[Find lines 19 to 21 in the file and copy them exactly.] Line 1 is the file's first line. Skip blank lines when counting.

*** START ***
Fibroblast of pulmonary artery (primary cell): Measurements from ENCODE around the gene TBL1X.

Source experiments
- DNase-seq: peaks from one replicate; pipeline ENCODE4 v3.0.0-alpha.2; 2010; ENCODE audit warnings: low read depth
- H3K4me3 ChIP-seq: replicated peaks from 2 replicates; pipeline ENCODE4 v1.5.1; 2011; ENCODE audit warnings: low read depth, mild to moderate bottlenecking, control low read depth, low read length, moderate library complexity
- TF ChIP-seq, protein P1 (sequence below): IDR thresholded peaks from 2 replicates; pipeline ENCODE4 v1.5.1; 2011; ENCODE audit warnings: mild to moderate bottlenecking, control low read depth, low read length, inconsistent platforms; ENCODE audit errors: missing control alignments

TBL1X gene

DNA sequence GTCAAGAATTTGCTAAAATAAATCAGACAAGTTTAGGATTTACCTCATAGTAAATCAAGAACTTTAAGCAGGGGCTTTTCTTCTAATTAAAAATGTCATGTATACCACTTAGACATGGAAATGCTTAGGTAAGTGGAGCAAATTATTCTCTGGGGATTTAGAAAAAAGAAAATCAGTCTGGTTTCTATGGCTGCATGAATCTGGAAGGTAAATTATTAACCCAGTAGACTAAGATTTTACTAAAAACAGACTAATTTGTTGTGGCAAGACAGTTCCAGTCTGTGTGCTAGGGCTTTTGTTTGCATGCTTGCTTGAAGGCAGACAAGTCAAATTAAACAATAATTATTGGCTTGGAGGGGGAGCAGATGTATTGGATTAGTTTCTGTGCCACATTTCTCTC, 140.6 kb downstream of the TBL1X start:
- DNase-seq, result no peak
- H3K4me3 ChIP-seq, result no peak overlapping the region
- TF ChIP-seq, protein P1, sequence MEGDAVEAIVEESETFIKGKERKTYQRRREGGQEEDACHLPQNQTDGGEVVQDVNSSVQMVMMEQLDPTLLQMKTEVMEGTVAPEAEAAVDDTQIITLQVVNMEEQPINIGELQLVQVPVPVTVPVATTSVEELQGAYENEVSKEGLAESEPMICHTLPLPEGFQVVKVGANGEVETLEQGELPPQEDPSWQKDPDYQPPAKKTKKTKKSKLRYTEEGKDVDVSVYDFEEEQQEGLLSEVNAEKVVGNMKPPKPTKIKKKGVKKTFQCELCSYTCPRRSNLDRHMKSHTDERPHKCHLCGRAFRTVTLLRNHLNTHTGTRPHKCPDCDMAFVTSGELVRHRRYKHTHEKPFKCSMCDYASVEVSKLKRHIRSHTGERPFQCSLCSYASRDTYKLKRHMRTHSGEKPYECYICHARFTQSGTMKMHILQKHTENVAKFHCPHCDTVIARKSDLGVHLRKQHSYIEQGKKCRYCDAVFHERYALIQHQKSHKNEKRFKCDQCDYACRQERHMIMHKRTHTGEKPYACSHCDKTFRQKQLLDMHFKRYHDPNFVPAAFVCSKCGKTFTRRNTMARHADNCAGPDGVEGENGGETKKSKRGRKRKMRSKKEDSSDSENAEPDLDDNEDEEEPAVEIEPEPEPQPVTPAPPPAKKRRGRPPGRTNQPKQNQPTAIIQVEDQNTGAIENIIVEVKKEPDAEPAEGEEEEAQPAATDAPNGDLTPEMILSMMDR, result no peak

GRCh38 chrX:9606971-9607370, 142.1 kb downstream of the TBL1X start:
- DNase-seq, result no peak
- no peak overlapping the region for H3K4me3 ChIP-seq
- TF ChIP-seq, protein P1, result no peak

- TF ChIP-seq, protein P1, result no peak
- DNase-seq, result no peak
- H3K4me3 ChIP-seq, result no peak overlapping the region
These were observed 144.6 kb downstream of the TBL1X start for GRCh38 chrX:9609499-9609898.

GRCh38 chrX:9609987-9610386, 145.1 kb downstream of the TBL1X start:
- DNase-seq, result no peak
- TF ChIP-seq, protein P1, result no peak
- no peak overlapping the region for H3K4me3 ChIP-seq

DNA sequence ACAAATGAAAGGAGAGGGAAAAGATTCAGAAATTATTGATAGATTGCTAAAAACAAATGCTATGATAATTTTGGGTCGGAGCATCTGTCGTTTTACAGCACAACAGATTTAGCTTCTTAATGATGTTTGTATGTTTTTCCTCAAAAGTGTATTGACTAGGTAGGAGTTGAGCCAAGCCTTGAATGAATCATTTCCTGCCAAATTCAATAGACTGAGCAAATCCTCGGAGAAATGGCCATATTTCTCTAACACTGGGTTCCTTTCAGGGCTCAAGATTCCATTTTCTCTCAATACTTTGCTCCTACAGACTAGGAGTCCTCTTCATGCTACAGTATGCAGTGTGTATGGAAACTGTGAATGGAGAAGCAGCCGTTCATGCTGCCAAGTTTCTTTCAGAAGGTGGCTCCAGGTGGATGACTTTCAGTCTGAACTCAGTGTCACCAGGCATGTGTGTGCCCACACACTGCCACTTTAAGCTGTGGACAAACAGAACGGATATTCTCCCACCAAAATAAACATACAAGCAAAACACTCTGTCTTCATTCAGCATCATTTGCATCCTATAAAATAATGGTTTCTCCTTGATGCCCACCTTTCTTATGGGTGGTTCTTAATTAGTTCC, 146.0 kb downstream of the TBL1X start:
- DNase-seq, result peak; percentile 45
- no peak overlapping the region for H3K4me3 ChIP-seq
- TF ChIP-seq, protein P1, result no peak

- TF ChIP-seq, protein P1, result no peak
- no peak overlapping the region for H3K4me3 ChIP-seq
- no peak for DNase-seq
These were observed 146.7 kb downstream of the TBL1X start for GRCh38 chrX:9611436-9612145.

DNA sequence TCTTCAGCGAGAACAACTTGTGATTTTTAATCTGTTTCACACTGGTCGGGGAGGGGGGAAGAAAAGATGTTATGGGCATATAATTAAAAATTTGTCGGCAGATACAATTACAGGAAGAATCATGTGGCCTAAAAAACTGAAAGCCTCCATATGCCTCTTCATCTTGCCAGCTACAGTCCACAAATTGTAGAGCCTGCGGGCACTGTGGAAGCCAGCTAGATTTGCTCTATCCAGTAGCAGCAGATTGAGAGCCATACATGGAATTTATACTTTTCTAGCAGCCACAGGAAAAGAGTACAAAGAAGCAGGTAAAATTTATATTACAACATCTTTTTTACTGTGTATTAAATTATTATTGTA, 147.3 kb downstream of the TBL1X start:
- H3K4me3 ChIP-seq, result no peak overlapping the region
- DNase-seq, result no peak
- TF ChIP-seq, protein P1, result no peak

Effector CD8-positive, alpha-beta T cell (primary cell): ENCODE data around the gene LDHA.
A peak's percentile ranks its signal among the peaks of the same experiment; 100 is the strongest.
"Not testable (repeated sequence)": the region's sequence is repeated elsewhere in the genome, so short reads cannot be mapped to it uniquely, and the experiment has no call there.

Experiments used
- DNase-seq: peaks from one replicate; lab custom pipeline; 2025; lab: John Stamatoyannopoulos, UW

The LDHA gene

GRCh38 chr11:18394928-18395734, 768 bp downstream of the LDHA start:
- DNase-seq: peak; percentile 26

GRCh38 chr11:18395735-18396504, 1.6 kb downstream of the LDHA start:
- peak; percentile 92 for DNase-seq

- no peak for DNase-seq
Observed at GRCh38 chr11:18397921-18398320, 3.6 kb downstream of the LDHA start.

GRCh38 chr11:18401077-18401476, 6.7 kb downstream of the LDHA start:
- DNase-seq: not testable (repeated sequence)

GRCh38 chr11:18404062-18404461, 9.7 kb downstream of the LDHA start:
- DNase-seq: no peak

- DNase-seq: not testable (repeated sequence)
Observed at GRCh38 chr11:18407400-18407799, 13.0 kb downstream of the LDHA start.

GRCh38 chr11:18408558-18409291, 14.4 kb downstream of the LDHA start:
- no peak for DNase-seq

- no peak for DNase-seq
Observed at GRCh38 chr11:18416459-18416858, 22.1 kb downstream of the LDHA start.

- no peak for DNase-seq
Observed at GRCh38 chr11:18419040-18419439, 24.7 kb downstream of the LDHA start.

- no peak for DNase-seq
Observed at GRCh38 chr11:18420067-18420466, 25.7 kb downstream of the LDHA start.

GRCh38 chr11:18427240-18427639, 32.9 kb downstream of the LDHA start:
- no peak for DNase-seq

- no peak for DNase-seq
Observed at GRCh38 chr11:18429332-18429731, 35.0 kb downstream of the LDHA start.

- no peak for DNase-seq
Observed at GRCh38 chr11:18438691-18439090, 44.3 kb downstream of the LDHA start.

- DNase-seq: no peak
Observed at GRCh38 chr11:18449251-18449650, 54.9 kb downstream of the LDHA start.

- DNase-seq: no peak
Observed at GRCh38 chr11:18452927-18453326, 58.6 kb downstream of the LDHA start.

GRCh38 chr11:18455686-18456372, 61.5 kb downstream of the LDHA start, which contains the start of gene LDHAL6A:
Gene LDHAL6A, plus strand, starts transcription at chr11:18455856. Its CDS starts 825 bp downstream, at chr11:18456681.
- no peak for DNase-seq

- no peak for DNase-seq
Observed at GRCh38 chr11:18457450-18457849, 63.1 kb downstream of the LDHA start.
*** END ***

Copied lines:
GRCh38 chrX:9609987-9610386, 145.1 kb downstream of the TBL1X start:
- DNase-seq, result no peak
- TF ChIP-seq, protein P1, result no peak